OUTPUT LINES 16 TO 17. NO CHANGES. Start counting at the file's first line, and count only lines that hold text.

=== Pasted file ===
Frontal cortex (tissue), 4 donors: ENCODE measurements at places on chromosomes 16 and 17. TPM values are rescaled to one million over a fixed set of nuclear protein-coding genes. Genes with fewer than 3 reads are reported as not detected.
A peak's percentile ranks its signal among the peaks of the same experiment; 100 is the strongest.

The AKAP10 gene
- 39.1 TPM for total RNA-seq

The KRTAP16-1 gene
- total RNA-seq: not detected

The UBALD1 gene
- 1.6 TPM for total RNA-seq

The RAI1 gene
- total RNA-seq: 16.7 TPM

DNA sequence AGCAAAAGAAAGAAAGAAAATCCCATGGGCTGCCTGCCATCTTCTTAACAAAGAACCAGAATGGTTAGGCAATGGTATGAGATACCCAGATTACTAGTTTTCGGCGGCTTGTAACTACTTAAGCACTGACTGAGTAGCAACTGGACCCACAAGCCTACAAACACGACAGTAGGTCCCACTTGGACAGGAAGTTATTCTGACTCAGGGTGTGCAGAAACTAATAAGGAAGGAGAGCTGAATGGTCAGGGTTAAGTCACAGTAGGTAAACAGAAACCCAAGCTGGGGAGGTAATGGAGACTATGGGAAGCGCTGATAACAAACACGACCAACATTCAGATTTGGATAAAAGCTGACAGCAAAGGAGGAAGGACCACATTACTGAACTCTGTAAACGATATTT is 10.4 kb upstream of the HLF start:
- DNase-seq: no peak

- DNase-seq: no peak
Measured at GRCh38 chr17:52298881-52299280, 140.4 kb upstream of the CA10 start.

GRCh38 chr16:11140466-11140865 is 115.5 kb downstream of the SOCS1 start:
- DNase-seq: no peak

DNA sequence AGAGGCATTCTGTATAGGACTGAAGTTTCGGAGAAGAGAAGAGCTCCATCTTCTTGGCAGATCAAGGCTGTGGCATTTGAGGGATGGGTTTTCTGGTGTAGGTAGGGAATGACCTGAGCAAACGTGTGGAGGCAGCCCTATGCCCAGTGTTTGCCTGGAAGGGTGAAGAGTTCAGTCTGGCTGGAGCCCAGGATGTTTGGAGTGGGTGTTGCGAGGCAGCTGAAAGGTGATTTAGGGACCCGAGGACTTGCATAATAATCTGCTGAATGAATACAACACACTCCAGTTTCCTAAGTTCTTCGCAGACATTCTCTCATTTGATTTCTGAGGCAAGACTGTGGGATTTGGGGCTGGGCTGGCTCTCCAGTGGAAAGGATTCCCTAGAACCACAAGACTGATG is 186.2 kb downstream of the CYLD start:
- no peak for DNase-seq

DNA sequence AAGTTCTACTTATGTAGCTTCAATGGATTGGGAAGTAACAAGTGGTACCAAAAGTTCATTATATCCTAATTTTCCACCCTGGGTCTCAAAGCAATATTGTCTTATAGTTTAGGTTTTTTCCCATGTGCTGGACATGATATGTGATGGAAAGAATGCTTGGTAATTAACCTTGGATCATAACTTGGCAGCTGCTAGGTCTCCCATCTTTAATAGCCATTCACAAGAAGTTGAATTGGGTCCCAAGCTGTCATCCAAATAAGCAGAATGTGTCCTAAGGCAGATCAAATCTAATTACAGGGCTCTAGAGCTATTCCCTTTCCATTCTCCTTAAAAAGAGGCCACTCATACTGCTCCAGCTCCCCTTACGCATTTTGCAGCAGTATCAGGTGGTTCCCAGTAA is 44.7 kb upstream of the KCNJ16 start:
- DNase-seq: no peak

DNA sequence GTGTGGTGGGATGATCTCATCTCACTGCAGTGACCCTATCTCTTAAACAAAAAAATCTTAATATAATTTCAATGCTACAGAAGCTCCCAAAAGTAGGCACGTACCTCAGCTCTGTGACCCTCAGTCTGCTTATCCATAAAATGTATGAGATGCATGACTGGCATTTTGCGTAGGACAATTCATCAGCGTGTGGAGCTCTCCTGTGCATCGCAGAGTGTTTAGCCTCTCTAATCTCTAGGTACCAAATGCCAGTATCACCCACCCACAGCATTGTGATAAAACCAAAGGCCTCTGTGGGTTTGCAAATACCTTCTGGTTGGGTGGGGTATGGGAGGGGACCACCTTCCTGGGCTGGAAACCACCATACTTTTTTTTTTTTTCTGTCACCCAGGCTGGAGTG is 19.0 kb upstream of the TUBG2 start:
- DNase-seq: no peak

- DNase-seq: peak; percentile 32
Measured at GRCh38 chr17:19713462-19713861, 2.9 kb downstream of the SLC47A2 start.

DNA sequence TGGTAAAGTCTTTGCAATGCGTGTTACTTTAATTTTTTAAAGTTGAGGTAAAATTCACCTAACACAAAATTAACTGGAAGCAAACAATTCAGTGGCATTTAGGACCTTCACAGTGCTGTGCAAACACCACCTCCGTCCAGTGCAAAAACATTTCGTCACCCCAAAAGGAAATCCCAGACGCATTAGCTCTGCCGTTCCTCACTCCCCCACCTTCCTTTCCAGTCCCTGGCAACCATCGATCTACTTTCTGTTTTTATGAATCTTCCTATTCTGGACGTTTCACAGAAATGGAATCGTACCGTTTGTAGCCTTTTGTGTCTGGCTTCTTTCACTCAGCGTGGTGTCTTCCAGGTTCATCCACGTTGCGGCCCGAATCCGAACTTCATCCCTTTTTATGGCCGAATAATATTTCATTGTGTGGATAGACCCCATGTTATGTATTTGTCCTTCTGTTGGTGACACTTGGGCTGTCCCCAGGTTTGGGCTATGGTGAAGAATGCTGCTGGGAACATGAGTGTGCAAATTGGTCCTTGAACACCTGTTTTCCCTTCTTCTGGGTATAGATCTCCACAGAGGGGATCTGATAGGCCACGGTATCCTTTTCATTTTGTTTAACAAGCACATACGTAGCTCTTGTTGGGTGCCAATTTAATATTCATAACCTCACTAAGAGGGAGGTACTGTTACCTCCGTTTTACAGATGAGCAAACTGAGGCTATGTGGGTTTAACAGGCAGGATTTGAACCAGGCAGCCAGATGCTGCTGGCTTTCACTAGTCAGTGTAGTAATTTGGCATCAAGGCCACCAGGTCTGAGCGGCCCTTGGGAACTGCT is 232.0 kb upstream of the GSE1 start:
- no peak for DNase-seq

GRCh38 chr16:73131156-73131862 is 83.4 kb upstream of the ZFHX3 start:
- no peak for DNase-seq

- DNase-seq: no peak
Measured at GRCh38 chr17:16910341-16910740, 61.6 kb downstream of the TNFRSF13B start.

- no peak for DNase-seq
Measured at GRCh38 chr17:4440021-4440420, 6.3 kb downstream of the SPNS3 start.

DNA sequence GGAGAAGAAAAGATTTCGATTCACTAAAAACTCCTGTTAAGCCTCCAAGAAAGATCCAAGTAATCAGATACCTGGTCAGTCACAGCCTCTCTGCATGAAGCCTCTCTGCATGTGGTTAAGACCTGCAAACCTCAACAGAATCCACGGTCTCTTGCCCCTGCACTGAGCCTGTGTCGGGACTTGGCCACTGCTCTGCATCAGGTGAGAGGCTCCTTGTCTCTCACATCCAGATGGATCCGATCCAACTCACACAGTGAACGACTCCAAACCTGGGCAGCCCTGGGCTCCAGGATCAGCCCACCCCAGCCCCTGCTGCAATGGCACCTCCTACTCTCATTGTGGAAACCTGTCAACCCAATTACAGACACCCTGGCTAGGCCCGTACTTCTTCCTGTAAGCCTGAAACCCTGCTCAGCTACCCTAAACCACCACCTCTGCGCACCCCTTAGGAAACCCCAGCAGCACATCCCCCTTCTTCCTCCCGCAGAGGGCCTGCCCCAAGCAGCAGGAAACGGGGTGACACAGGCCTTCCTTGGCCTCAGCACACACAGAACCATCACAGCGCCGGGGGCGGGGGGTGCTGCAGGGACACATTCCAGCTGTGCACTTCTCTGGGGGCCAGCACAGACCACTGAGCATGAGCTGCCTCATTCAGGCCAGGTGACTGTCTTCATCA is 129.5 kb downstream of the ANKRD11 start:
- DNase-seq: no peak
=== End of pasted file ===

- DNase-seq: no peak

DNA sequence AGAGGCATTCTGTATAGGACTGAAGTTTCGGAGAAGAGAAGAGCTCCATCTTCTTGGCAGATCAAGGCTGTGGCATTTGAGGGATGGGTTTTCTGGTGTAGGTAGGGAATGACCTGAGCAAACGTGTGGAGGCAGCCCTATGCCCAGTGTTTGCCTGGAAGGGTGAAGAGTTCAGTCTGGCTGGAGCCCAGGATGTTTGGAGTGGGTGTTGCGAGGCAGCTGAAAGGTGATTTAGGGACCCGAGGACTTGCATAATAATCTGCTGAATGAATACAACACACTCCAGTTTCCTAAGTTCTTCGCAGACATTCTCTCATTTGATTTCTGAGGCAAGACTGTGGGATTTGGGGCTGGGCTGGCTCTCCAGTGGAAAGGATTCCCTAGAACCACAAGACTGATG is 186.2 kb downstream of the CYLD start: